"My horizontality" at the Until Then gallery in Saint-Ouen – a show that stands up for itself
With her summery exhibition "My Horizontality", on show until 23 August, curator Julie Boukobza invites us to see the world from a different perspective, be it our bed, our hammock – or our grave.
For freelance curator Julie Boukobza, the horizontal begins in bed. Or, to be more explicit, with sex. “To start with, I even imagined calling the show My Horizontal Life, in homage to the book of the same name by Chelsea Handler, in which she recounts her sex life,” confides Boukobza, who’s already had successful exhibitions at the Palais de Tokyo and the Google Cultural Institute. At the Until Then gallery in Saint-Ouen, just outside Paris, where she’s showing works by a dozen artists, sexuality is most definitely present: Caroline Mesquita’s brass animals – sloths lying in suggestive positions, somewhere between acrobatics and hysteria – might well represent an animal orgy, all the more so in that they’re displayed in an intimate space, just in front of a work by Maxime Thieffine in which the fly of a pair of jeans is about to open to reveal a male member that would only excite yet more the assembly of mammals opposite.
But reducing horizontality to animal or human sexuality would be to miss the point, because the power of Boukobza’s premise lies in its ability to develop a simple idea – “Let’s look at the world from a horizontal position” – in a whole eclectic range of experiences. In other words, it’s about seeing things in a different way. “From your bed, for example,” suggests Boukobza. “For many writers, like Proust, bed was a living space and a work space, a place of creation and imagination.” Simone Fattal’s many teapots, displayed on high, echo this idea of the art of living and of thinking… “But a bed can also evoke the idea of a banquet, or in its deck-lounger iteration the idea of lazy afternoons by the pool…” At the gallery entrance, an admirably laconic work by Émilie Pitoiset – just a cigarette and a glass – immediately transports us to a holiday atmosphere. For the horizontal is also a way of taking time out from the hectic pace of life, so as to allow a calmer mode of reflection.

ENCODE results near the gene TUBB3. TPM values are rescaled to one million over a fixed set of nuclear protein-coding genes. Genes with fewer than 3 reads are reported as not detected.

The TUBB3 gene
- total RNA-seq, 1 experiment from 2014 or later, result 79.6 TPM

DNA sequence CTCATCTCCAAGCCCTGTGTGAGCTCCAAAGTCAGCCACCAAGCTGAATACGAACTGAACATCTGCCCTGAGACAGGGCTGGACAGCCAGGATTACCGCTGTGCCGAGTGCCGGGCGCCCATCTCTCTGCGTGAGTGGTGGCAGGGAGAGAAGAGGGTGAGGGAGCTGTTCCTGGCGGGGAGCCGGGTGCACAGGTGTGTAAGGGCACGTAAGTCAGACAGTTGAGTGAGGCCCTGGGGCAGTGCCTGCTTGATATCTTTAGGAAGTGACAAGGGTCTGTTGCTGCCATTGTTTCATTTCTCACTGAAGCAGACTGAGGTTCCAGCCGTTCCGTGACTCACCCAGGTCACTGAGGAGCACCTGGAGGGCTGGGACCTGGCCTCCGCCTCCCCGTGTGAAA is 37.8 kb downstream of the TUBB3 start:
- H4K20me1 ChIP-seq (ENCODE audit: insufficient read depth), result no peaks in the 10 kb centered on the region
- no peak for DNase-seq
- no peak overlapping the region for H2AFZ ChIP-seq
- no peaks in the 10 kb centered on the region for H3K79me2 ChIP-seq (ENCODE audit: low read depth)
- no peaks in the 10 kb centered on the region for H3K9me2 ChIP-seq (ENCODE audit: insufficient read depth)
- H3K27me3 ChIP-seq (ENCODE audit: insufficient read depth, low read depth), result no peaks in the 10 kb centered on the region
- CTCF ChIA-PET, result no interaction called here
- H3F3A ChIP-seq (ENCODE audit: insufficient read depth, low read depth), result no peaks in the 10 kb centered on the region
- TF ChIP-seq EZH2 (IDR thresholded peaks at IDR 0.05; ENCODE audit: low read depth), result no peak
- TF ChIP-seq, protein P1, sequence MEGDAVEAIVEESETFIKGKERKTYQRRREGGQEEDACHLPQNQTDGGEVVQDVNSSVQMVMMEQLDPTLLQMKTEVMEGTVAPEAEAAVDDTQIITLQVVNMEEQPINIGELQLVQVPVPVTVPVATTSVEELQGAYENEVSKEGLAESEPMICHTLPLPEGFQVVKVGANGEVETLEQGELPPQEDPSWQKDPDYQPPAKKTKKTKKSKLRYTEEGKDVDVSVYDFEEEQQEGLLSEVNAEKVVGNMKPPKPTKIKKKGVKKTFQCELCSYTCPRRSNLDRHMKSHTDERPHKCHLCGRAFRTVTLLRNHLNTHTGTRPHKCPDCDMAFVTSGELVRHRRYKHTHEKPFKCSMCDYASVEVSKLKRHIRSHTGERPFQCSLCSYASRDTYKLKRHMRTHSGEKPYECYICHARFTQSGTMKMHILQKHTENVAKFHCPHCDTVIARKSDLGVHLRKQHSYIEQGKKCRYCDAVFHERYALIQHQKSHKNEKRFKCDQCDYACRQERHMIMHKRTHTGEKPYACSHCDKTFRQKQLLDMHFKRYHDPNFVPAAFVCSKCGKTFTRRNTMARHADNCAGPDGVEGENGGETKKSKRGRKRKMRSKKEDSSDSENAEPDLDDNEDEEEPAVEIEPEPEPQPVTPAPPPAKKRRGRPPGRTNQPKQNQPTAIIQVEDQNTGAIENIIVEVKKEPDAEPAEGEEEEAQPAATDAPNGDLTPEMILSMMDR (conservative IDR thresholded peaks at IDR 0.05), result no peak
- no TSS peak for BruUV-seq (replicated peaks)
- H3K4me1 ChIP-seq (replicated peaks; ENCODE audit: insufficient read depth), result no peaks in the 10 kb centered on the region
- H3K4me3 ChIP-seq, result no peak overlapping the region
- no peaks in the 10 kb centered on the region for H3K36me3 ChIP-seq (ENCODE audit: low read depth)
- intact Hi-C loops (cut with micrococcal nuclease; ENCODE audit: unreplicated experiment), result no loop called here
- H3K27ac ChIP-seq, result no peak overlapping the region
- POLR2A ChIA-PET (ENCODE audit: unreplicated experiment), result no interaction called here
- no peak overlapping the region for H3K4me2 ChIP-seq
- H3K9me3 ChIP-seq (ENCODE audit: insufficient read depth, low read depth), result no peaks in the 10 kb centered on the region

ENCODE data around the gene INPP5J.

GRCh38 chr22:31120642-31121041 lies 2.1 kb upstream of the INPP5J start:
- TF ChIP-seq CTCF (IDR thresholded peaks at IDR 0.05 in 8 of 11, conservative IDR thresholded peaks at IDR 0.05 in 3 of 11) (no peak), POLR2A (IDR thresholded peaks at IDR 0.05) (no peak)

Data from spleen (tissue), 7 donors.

“The horizontal position is the first and last that we experience, at both birth and death,” Boukobza continues, philosophically. Death: this is the theme at the heart of the exhibition. The wonderful piece by France Valliccioni, showing a ceiling covered in cracks, couldn’t express it better: a cracked ceiling, the last image our retinas register on the threshold of death… Meanwhile, the huge mural by Anthea Hamilton showing a sleeping body and giant cigarettes seems to be more about sacrificed youth than the charms of Morpheus. And indeed, just opposite the diptych showing a dead young soldier (an image taken from Luchino Visconti’s film The Leopard), the hazy imagery takes on a more mortiferous dimension. The same can said for Laëtitia Badaut Haussmann’s Daybeds, which make reference to a Charlotte Perriand-style decorative piece (a mosaic-covered stele) as much as to a tomb, among all these pieces that are more macabre than estival.
From death to resurrection, there’s but one step – at any rate this is what Jean-Marie Appriou’s installation Prophétie n° I seems to be saying, with its two child figures, one lying down, the other standing, as if the death of the child, or childhood, were followed by the possibility of a new life, upright, an elevation to another world. The horizontal is anything but a finality.
By Thibaut Wychowanok
My Horizontality (Mon horizontalité), an exhibition by Julie Boukobza, is on show at the Until Then gallery, 77 rue des Rosiers, 93400 Saint-Ouen, until 23 August. untilthen.fr